In a recent blog post, I offered my new Twitter background template as a free download so that you can easily optimise your profile's design to be viewed as intended on whichever screen resolution a desktop viewer is using. That got me wondering... with teams dedicated to design and social media management, how do the Twitter background designs of some of the world's biggest companies fare?
Across a random sample, I screen grabbed the 1920 x 1200 (the biggest screen resolution at which people are likely to view a Twitter profile) and 1366 x 768 (currently the most common screen resolution, according to global statistics). The results were pretty surprising...
Where the companies I came across had attempted specific Twitter branding on both sides of the news feed, i.e. not just a single-image background), lots of the designs had not been optimised for viewers on different resolutions. Here are a few examples:
Here's the Twitter page for Gillette. At 1920 x 1200 pixels, the design looks great but for the big black bar on the right-hand side which reveals that the navy gradient hasn't been made big enough to accommodate for large displays. And at 1366 x 768 pixels, the "Get the Look Women Want" branding is hidden behind the feed, while the image on the right-hand side of the feed completely disappears!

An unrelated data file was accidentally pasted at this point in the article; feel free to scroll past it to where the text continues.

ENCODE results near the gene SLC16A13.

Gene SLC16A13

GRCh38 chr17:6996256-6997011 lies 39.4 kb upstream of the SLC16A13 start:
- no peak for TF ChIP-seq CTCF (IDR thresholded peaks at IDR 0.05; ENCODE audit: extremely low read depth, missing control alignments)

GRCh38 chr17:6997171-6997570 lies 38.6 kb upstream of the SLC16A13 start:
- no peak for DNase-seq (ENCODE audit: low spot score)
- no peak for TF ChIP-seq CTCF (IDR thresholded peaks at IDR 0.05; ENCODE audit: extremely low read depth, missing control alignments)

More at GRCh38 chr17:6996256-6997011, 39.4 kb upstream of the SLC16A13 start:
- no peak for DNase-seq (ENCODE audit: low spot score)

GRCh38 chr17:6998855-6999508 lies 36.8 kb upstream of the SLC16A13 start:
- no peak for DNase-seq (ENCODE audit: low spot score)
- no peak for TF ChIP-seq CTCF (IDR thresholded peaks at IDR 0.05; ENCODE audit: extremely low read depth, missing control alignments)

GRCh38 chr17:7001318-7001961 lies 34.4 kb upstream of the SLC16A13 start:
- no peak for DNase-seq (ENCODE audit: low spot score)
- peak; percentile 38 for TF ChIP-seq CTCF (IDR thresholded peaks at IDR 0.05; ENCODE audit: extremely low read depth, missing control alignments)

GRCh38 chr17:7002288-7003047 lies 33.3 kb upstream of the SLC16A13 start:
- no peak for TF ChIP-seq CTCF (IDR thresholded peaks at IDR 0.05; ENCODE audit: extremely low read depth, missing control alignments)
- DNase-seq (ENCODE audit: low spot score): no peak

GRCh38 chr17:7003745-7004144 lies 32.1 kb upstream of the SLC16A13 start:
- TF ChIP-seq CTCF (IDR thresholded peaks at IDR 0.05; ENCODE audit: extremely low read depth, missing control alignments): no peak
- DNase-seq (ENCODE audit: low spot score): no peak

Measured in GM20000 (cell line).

Last up, here's fast food company, Wendy's, who get things half-right. At high resolution, its left-hand side Twitter branding is fine, but a second large image is obscured by the news feed. At 1366 x 768 pixels, the design looks as it was probably intended to.
It was surprisingly difficult to find good examples of optimised Twitter backgrounds from the hour or so I spent looking at the feeds of big brands, so props go to Gap and Sprite (kinda) for these examples!
Gap's Twitter background works at both the biggest resolution, and at the most commonly viewed resolution. While one person is chopped off either side in the reduced view, the design still looks great.
Finally, here's Sprite. Okay , the logo is chopped off the side in both examples, and the lemon-sipping-a-drink graphic is missing in the high resolution review, but both designs still mostly work!
From my terribly unscientific experiment, it seems that a significant proportion of big brands, while keen on branding their Twitter accounts, have not done so in a way that takes into account all of the different resolutions that people will be viewing their pages at on desktop computers, resulting in branding that is unusually slack for such big commercial voices.
If you want to stay one step ahead of Gillette, SmartWater, Wendy's, and many others with an optimised Twitter background design, have a read of my Twitter background Template blog post and grab a link to download the template there too.
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